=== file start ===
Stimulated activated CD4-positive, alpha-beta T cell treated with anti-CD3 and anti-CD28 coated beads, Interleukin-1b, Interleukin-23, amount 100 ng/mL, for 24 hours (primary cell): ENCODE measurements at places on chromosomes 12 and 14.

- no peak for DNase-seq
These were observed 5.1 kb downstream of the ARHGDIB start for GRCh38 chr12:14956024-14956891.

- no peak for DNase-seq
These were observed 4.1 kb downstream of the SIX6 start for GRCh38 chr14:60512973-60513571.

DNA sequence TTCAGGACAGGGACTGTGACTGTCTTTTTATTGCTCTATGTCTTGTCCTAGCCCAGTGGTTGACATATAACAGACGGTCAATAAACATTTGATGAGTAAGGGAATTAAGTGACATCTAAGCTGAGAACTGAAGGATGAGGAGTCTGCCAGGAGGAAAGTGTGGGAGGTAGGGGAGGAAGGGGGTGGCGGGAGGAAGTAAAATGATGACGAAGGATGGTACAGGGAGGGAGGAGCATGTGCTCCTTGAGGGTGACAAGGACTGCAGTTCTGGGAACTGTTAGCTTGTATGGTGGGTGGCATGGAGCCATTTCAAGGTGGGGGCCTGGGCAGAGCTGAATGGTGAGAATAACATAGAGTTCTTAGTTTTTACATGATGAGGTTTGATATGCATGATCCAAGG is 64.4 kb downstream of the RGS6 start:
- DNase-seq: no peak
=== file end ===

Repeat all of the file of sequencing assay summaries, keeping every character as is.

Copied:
Stimulated activated CD4-positive, alpha-beta T cell treated with anti-CD3 and anti-CD28 coated beads, Interleukin-1b, Interleukin-23, amount 100 ng/mL, for 24 hours (primary cell): ENCODE measurements at places on chromosomes 12 and 14.

- no peak for DNase-seq
These were observed 5.1 kb downstream of the ARHGDIB start for GRCh38 chr12:14956024-14956891.

- no peak for DNase-seq
These were observed 4.1 kb downstream of the SIX6 start for GRCh38 chr14:60512973-60513571.

DNA sequence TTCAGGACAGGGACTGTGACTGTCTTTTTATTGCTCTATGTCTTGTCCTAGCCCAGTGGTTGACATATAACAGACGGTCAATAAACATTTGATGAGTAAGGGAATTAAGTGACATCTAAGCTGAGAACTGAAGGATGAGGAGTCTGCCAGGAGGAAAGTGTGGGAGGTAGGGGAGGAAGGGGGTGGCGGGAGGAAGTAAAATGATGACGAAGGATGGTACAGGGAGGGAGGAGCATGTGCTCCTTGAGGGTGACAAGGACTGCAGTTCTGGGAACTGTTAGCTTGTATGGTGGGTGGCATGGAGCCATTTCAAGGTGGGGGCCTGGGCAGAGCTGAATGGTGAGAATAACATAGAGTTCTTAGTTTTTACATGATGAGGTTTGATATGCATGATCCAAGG is 64.4 kb downstream of the RGS6 start:
- DNase-seq: no peak